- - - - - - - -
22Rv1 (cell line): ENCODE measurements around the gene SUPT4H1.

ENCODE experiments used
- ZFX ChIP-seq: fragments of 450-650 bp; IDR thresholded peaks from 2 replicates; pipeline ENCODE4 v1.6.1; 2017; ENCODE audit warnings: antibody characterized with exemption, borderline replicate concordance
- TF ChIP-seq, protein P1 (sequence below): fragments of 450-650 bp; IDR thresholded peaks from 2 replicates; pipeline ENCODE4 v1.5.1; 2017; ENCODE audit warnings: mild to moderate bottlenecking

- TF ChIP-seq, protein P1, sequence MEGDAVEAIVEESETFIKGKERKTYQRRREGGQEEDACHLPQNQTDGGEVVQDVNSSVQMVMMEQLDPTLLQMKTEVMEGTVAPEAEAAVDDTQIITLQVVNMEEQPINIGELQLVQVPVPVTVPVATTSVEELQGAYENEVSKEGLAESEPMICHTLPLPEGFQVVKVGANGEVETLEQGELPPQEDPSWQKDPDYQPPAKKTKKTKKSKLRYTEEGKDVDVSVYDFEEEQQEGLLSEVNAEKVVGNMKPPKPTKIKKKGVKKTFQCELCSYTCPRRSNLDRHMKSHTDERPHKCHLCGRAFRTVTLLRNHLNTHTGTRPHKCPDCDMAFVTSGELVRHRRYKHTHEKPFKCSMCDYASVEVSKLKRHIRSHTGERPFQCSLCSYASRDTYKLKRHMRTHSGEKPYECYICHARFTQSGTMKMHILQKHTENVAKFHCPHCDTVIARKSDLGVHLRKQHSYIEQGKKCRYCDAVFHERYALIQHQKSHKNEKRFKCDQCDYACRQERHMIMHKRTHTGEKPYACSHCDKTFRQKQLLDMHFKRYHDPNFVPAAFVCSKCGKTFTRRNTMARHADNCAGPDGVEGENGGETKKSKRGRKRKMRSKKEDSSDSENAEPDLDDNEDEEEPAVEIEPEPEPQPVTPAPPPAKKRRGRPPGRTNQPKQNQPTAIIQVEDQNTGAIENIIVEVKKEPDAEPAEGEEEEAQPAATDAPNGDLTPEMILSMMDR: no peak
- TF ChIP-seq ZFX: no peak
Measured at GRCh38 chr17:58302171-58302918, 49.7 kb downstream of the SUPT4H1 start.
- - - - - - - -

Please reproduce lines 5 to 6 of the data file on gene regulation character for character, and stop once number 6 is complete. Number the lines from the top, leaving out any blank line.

- TF ChIP-seq, protein P1, sequence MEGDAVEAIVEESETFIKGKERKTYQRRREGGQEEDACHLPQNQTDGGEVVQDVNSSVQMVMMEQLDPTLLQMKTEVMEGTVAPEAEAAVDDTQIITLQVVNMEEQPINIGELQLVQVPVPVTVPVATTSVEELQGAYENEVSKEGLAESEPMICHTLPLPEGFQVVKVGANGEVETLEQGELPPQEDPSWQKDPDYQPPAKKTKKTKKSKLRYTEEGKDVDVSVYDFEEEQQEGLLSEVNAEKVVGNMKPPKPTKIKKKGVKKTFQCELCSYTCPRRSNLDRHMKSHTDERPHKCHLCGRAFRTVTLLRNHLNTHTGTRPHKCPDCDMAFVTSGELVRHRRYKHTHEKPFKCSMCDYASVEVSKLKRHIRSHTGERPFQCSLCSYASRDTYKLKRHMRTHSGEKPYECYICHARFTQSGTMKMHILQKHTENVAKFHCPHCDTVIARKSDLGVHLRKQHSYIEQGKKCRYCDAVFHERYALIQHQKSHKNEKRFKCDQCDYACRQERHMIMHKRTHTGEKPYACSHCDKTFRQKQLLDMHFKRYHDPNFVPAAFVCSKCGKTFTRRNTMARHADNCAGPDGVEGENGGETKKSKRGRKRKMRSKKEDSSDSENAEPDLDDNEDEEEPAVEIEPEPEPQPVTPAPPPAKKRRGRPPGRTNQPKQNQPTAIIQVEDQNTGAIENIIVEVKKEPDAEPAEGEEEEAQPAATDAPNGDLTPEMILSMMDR: no peak
- TF ChIP-seq ZFX: no peak